Warning: If you aren’t in the mood for a long-winded rant, you might want to skip this post. Being labelled as a member of a “sick and twisted cult” made it hard for me to hold back.
I ran across this article about a month ago and starting drafting a lengthy comment, but realized that it would quickly be lost and buried among the other 4000+ comments on the site, so I shelved it for a new blog post.
Simon Doonan might just give Lisa Khoury a run for her money when it comes to insulting tattoo articles. His latest opens with a brief story about a recent trip to Florida where he felt like the only person on the beach without tattoos. Rather than stating this in simple terms, he crafted the following statement:
I am the only personage on the beach whose epidermis is unadorned with tattoos. Everyone is inked up except moi.”
I’m not sure if he is going for humor here, but everything about this statement comes off as smug and condescending to me and sets the tone for the rest of the article. The use of the word personage alone was enough to give me pause, but he is obviously trying hard to sound sophisticated and witty. I guess I can forgive him for mistakenly thinking tattoo ink is applied to the epidermis, but the rest of the statement is extremely annoying. Continue reading
I think it’s time that the old saying “If you don’t have anything nice to say, don’t say anything at all.” needs a revision. I just can’t agree that you should be silenced if you have nothing nice to say. As long as you are capable of making an intelligent argument, the message doesn’t necessarily need to be a nice one.
I’m always up for a good debate and try to base my arguments on information that is accurate and truthful. While sitting in front of a computer, there is no excuse for posting “facts” that can easily be proven wrong with a quick Google search. So, why is it that the comment forms on internet news columns always seem to attract the self-proclaimed experts on everything?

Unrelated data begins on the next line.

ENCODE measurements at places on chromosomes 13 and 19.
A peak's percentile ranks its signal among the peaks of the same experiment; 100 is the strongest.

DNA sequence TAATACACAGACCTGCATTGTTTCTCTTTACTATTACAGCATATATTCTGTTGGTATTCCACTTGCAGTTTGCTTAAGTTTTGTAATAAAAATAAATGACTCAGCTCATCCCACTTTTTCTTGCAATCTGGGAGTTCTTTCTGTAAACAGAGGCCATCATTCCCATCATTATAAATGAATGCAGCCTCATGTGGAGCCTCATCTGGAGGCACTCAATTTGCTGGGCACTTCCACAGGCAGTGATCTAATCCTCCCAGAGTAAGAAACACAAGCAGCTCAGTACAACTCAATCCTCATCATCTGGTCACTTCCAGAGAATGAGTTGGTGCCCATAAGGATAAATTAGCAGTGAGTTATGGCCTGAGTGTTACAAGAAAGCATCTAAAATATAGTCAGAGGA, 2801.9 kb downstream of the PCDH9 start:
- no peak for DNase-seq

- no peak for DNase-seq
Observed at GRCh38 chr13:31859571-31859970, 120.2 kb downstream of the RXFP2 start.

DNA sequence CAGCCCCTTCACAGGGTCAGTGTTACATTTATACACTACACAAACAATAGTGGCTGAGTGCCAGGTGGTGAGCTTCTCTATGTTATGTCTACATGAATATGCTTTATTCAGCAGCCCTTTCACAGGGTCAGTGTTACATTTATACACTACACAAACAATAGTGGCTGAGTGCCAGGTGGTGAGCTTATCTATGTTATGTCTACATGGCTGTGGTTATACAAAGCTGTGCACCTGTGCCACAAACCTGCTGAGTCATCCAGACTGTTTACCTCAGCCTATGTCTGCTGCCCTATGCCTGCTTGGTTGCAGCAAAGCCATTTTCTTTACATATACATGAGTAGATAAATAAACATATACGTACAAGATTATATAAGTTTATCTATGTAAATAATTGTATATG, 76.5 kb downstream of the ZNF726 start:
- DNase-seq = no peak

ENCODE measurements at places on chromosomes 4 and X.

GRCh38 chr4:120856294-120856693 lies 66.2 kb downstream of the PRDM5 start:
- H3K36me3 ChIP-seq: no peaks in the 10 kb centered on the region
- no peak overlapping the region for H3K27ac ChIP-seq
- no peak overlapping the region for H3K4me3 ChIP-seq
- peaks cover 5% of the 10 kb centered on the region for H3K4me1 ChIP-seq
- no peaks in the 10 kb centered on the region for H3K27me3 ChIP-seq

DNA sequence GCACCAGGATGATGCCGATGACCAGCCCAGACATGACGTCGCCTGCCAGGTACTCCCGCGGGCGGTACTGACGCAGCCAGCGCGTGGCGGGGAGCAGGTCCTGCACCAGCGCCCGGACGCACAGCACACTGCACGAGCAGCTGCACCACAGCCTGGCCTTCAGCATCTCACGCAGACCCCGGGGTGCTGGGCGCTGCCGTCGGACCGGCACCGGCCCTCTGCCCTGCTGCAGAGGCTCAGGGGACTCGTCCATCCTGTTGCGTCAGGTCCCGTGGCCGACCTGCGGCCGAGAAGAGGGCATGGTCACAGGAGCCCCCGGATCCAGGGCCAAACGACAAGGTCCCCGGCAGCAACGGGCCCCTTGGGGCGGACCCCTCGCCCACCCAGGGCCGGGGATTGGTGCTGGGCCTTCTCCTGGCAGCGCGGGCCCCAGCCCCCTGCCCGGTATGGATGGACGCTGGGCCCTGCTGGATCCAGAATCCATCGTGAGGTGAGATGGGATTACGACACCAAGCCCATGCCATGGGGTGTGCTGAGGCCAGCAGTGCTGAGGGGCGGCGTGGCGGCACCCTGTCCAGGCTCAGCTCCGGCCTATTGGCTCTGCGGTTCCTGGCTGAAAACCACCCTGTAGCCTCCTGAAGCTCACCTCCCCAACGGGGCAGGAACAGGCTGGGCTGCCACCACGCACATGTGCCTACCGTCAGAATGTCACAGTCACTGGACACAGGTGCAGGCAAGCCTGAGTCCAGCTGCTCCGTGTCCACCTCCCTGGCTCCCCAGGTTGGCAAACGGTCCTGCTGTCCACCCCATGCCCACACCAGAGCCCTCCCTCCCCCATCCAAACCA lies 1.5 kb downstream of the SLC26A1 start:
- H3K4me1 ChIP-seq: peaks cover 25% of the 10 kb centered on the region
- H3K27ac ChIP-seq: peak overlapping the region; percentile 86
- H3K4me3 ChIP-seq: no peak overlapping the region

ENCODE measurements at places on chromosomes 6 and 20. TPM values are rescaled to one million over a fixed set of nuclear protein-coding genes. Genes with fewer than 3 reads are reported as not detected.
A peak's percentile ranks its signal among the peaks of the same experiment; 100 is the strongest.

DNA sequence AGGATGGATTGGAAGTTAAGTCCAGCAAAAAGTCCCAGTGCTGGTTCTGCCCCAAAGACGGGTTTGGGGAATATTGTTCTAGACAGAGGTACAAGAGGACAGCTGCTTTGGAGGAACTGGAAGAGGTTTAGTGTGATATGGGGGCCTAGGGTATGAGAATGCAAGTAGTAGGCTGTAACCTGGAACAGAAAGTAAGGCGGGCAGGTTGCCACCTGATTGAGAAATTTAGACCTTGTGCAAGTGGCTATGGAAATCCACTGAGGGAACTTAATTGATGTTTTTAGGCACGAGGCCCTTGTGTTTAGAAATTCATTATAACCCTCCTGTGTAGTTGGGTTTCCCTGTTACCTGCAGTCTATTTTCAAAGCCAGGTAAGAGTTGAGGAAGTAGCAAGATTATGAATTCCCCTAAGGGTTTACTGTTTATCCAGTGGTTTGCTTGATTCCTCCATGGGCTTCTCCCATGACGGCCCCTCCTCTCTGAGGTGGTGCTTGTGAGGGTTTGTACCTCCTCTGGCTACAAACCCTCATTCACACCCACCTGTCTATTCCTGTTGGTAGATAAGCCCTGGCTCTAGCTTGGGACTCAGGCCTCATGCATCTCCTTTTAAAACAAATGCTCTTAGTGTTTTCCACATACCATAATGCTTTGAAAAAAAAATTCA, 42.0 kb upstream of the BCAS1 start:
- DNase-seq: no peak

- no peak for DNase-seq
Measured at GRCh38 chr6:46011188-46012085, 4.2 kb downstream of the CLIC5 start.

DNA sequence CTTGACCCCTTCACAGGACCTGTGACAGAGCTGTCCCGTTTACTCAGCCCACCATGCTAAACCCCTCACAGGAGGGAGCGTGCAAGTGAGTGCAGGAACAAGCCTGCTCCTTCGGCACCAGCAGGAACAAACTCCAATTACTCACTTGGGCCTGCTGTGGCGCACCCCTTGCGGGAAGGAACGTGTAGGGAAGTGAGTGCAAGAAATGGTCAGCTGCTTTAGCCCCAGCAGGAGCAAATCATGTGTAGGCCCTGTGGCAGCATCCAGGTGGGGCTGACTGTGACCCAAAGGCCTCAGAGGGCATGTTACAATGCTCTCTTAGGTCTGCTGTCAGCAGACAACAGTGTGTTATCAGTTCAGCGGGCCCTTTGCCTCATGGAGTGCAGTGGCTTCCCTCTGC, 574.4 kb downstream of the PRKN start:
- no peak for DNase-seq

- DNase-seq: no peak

I recently came across this comment in an article discussing the outrage of Lisa Khoury’s recent column.
As for tattoos and piercings: The reaction of people who don’t like tattoos and piercings is a visceral fact of the human condition that tattooed and pierced people will have to accept -they will never win. That visceral reaction is a force of nature, an instinct greater than any “righteous” claim to self-expression. The friction goes back to the human epoch of tribalhood. Tattoos and body piercings were warnings to outsiders that you are looking at the enemy.
My first reaction was, “where the hell is he getting this nonsense from?”, so I posted the following response.
The “Why Put a Bumper Sticker on a Ferrari” article I linked to a few days ago has gone completely viral, bringing well over 25,000 readers to the UB Spectrum website. It was obvious to me from her writing that she had done very little, if any, research into the world of tattoos before writing this. Whether writing an opinion piece or an investigative report, a journalist needs to know the subject they are writing about. Lisa clearly did not. She somehow managed to degrade and insult not only tattooed people, but women in general. Not a single point she made was qualified by any research. A 5 minute conversation with a single woman with tattoos could have changed the entire tone of this article. But I digress. This post is not about Lisa’s original article, but the chaos that ensued after she wrote it.
Lisa Khoury’s article, “Why Put a Bumper Sticker on a Ferrari?“, has generated quite a response. The original article has received over 500 comments and more are rolling in every minute. There have also been quite a number of people writing responses on their own blogs and I found this one particularly well written.